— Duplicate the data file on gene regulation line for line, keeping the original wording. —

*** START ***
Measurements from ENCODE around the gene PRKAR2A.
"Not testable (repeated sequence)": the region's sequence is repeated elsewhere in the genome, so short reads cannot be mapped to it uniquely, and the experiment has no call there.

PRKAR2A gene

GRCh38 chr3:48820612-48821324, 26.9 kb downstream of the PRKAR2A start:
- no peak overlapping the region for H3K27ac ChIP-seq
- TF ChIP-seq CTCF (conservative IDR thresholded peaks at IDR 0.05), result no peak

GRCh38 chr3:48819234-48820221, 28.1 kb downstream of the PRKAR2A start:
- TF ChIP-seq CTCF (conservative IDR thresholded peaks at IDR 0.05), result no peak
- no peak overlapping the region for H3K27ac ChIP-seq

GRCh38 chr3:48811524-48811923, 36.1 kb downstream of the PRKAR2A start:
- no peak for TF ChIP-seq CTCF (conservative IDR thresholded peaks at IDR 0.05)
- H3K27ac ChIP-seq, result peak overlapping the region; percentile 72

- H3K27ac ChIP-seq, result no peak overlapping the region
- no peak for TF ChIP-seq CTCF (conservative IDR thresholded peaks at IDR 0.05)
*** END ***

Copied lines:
Measurements from ENCODE around the gene PRKAR2A.
"Not testable (repeated sequence)": the region's sequence is repeated elsewhere in the genome, so short reads cannot be mapped to it uniquely, and the experiment has no call there.

PRKAR2A gene

GRCh38 chr3:48820612-48821324, 26.9 kb downstream of the PRKAR2A start:
- no peak overlapping the region for H3K27ac ChIP-seq
- TF ChIP-seq CTCF (conservative IDR thresholded peaks at IDR 0.05), result no peak

GRCh38 chr3:48819234-48820221, 28.1 kb downstream of the PRKAR2A start:
- TF ChIP-seq CTCF (conservative IDR thresholded peaks at IDR 0.05), result no peak
- no peak overlapping the region for H3K27ac ChIP-seq

GRCh38 chr3:48811524-48811923, 36.1 kb downstream of the PRKAR2A start:
- no peak for TF ChIP-seq CTCF (conservative IDR thresholded peaks at IDR 0.05)
- H3K27ac ChIP-seq, result peak overlapping the region; percentile 72

- H3K27ac ChIP-seq, result no peak overlapping the region
- no peak for TF ChIP-seq CTCF (conservative IDR thresholded peaks at IDR 0.05)